Hearing Mr. Watts was an epiphany for me. . . . no wonder Republicans and Democrats can't agree on things . . . We live in different philosophical worlds, with different foundational principles.
While compelling, I find Mr. Watts' appeal to human nature curious, not the least because it seems to discount many of the traditional sources of individual voting behavior—namely: evaluations of government performance, personal characteristics of the candidates, economics, race, region, education, and social class. Interestingly, social science suggests that factors ranging from peer pressure and the desire to "fit in," to a candidate's physical attractiveness, are as likely to affect voters' decision-making as more traditional factors, like economic performance. But if we set such considerations aside and take Mr. Watts' conceptualization seriously, casting political ideology in terms of fundamental beliefs has consequences . . .
In thinking about the "fallen world" and ideas of inherent goodness and evilness (to borrow Kyle Kate's phrasing), I am reminded of an article by Robert Wright published in the February 2015 edition of the New Yorker. Like Leonard's piece, Wright's article discussed a clash-of-values theory, albeit one of an international (rather than national) character.
In the early 1990s, political scientists spilled a lot of ink discussing the "Clash of Civilizations (COC)." Bernard Lewis first used the term in a 1990 article in The Atlantic, which sought to explain the perceived animosity toward America from the Muslim world. Lewis wrote:
. . . this hatred goes beyond hostility to specific interests or actions or policies or even countries and becomes a rejection of Western civilization as such, not only what it does but what it is, and the principles and values that it practices and professes. These are indeed seen as innately evil, and those who promote or accept them as the "enemies of God." (emphasis added)
Since the 1990s, of course, COC theory has gained quite a bit of traction; the idea that Muslims hate America on the basis of a fundamental "good-versus-evil" ideology is frequently bandied about as a hypothesis to explain the motivation for terrorism by Islamic extremists. (I will note that there is ample evidence suggesting the idea of generalized "Muslim rage" is, at best, simplistic and, at worst, untrue.) However, as Wright notes in his article, and as Trump surely understood in crafting his inauguration speech, describing any conflict as an ideological war of values packs a rhetorical punch. After all,
It's natural, when you're freaking out, to accept simple and dramatic, even melodramatic, explanations. It's a clash of civilizations!For the sake of argument, let us make some assumptions. First, let us assume that Republicans and Democrats—rural ones especially, what with their "traditional American values" and "Puritan work ethics"—vote on the basis of beliefs about human nature. Let us also assume that such beliefs are fundamental. Ostensibly, such beliefs would by definition transcend economic, education, and class considerations—which might explain the discrepancies between the empirical metrics (referenced in Willie's post) and the resonance of Trump's inauguration rhetoric with the rural electorate. It would seem the logical extension of this line of reasoning is that voting patterns are set—pre-determined, even. If white rural evangelicals, for example, believe the Republican party reflects the worldview that humans are fundamentally bad, they would have voted for Trump (and will continue to vote along party lines) regardless of their economic fortunes and social circumstances. Can this possibly be true?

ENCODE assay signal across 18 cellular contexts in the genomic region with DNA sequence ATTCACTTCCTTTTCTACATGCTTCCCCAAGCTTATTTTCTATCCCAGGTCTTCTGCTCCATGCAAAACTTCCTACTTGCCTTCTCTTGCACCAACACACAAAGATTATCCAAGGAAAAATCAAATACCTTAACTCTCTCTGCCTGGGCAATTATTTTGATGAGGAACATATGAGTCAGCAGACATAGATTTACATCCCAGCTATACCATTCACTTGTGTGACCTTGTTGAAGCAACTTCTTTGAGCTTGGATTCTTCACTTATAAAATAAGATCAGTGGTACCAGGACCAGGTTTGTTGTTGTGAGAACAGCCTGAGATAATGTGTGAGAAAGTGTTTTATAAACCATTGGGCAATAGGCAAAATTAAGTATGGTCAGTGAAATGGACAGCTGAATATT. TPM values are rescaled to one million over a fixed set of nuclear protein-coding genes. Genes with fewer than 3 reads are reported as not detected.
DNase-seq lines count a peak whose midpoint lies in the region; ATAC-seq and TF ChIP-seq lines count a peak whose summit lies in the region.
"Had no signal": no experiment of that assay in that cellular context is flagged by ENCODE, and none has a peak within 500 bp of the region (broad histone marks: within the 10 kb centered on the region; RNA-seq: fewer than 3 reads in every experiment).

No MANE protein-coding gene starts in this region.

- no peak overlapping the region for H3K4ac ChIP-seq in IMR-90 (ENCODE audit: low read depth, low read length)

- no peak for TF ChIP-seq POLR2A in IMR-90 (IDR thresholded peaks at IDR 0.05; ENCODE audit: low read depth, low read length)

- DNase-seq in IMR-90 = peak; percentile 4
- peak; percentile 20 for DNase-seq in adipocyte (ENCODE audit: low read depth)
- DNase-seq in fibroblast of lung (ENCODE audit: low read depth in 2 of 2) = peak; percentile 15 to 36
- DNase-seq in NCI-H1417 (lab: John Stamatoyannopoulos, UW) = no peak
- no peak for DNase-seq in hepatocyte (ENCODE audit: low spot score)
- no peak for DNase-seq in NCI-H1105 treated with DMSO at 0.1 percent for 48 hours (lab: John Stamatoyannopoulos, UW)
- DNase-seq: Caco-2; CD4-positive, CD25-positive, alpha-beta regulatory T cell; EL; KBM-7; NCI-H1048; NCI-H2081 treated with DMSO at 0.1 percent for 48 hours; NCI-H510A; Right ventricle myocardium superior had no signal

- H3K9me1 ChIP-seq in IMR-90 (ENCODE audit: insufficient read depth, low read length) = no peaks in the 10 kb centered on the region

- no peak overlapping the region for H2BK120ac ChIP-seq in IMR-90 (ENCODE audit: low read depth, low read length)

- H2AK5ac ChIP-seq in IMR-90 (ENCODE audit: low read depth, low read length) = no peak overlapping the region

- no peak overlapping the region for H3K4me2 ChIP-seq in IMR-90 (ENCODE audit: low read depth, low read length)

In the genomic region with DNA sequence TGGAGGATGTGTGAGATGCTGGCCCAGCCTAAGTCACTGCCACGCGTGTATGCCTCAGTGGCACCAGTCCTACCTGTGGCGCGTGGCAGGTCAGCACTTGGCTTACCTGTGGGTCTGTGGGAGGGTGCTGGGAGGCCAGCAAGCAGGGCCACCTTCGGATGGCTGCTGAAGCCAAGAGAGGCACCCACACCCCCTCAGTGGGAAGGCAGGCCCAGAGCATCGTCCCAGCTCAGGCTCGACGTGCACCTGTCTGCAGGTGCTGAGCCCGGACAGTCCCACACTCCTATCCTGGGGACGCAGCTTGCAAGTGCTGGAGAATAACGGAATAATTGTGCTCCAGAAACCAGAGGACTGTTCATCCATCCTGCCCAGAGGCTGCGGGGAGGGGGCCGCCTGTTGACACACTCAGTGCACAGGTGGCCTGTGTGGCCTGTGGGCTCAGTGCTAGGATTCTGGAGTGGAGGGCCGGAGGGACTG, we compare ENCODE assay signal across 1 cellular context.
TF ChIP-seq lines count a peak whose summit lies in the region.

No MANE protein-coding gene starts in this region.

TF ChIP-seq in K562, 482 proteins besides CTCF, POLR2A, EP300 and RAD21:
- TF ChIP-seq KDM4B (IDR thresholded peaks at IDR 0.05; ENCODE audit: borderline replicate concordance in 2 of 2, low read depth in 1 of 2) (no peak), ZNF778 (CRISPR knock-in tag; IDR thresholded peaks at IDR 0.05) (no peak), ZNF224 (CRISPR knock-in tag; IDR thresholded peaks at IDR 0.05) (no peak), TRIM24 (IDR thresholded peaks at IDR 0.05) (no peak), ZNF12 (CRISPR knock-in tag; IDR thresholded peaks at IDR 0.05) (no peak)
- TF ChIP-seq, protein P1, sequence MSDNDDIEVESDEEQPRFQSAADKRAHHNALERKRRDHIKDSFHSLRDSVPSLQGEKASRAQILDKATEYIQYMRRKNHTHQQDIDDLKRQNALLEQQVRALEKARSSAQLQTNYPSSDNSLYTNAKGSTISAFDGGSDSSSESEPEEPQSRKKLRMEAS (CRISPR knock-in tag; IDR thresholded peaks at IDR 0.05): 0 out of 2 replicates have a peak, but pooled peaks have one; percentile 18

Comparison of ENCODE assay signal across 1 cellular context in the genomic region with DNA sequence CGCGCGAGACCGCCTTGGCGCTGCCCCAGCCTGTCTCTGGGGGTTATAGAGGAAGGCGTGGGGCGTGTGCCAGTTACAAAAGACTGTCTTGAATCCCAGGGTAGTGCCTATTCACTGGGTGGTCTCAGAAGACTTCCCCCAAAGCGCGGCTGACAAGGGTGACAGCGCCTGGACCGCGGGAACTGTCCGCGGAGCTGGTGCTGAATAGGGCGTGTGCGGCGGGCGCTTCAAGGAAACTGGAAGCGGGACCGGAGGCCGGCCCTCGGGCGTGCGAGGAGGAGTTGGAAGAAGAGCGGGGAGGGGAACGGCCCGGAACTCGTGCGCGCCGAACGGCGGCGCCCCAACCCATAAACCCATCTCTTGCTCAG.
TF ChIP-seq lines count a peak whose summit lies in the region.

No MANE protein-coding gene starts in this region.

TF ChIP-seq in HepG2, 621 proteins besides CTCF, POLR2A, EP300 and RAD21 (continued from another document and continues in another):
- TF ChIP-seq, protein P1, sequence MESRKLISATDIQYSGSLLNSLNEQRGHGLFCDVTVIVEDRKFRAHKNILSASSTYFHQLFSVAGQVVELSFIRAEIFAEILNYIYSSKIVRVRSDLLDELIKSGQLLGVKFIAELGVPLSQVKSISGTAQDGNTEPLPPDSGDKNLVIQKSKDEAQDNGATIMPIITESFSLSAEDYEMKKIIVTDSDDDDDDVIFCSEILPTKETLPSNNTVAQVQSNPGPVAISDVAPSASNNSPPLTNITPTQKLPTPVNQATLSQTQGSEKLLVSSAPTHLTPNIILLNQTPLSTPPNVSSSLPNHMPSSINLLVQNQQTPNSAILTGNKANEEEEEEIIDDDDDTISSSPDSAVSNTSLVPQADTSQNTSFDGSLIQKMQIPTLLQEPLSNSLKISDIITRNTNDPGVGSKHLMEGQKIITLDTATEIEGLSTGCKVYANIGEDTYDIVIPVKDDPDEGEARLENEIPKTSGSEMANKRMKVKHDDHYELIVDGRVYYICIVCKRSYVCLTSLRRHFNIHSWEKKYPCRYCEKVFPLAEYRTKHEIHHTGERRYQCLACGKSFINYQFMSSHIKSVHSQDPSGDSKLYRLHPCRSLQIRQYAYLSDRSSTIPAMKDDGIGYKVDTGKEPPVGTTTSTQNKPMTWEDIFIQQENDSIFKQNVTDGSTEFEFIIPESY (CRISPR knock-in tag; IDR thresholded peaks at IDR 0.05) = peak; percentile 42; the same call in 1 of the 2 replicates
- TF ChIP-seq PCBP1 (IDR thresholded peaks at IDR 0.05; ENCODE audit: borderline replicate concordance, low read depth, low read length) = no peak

Here is what we know: Yes, 80% of white evangelicals voted for Trump. Yes, rural Americans voted overwhelmingly for Trump. And yes, rural populations are composed of evangelicals at a higher percentage than urban populations. Perhaps the alignment of this segment of the population is attributable to Trump's co-opting of the "fallen world." Perhaps rural Americans were swayed by apocalyptic discourse and the notion of a society trapped in sin. On the other hand, perhaps we—"we" referring to the collective consciousness that inevitably awakens to pick apart our political fate ex post facto—simply like to believe that Americans care about things like "good" and "evil." Perhaps we prefer to believe that Americans choose the candidate that they see as the good guy (even if we disagree with the choice).
In terms of what we know, it is also worth noting that:
- Evangelicals account for approximately 25.4% of the U.S. population.
- A large percentage of self-identifying evangelical Christians are not white (e.g., in 2001, 61% of blacks described themselves as "born again").
- Many prominent evangelics are "disillusioned by Trump's staggering victory."
- Survey results suggest evangelical support might not be as unanimous as it seems.
- 28% of evangelicals identify as Democrat/leaning Democrat.
- Only an estimated 19% of evangelicals live in rural areas.
- Despite rising employment levels and falling poverty rates, rural employment levels remain well below pre-recession levels (and far below urban employment levels).
- According to Gallup data, those living in "'evangelical hubs' the 'working-class country,' 'aging farmlands,' and 'rural middle America' [are] dour about the economy's prospects[.]"